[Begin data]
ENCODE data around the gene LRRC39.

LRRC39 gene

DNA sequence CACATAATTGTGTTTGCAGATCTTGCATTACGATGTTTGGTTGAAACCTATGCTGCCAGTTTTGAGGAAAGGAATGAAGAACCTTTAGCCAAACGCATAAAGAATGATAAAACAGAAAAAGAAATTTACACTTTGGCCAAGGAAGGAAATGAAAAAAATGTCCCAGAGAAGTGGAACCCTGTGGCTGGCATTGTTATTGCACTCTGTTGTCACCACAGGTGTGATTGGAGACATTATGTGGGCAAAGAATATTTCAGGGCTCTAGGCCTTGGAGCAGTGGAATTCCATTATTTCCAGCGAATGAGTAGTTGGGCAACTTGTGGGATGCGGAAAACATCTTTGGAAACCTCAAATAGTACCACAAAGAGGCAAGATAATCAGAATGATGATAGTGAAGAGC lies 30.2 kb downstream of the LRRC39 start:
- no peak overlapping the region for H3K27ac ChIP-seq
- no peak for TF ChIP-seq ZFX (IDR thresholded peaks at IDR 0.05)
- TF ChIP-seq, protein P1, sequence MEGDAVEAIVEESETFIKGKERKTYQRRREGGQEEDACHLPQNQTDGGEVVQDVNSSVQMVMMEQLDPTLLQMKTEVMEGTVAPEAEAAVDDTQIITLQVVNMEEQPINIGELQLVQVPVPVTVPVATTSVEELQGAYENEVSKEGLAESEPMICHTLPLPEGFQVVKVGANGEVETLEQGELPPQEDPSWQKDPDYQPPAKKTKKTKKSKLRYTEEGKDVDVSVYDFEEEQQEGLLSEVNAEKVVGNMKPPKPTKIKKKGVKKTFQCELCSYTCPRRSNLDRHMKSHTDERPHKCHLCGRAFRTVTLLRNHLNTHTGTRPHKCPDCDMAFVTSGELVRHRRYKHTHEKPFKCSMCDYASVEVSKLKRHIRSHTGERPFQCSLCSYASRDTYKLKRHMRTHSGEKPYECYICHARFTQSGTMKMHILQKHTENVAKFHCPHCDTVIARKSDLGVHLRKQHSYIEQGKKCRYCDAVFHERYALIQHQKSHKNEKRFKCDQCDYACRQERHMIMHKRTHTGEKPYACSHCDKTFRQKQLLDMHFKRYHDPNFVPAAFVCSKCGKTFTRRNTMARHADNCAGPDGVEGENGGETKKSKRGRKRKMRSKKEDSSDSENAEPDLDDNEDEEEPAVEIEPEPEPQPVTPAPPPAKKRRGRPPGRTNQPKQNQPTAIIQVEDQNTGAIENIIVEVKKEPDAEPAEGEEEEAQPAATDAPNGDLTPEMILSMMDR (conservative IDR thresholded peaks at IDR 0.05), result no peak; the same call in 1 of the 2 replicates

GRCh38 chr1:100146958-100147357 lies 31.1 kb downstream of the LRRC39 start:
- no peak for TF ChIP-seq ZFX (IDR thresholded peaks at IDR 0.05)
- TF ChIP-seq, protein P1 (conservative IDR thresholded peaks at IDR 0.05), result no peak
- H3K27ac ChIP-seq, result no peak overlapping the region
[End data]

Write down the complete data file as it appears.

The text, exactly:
ENCODE data around the gene LRRC39.

LRRC39 gene

DNA sequence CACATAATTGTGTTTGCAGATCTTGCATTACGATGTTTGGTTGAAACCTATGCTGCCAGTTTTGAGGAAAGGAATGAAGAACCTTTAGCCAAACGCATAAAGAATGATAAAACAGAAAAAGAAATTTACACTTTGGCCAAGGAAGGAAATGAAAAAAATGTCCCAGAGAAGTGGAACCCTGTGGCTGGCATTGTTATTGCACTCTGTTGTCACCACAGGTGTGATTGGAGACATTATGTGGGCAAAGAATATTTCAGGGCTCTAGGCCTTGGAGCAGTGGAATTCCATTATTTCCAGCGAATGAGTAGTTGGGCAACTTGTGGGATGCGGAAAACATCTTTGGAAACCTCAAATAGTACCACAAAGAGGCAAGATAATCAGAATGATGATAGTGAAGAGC lies 30.2 kb downstream of the LRRC39 start:
- no peak overlapping the region for H3K27ac ChIP-seq
- no peak for TF ChIP-seq ZFX (IDR thresholded peaks at IDR 0.05)
- TF ChIP-seq, protein P1, sequence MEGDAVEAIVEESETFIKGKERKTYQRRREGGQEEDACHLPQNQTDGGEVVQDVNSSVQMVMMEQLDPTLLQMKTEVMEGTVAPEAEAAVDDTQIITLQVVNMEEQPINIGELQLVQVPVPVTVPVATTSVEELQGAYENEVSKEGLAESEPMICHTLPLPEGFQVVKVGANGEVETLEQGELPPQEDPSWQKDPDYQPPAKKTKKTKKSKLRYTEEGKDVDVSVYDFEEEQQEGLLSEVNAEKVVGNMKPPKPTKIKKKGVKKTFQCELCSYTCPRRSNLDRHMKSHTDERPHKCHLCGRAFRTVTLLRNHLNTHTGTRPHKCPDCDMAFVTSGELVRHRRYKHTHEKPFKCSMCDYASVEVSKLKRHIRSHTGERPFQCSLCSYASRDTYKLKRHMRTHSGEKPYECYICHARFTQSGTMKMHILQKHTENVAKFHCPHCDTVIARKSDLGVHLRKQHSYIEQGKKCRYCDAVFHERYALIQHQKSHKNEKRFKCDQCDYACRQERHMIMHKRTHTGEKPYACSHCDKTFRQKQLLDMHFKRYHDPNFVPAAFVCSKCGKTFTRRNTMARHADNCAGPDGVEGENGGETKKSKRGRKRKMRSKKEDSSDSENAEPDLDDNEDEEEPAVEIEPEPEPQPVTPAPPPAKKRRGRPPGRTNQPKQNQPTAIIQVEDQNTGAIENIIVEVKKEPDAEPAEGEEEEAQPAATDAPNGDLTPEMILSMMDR (conservative IDR thresholded peaks at IDR 0.05), result no peak; the same call in 1 of the 2 replicates

GRCh38 chr1:100146958-100147357 lies 31.1 kb downstream of the LRRC39 start:
- no peak for TF ChIP-seq ZFX (IDR thresholded peaks at IDR 0.05)
- TF ChIP-seq, protein P1 (conservative IDR thresholded peaks at IDR 0.05), result no peak
- H3K27ac ChIP-seq, result no peak overlapping the region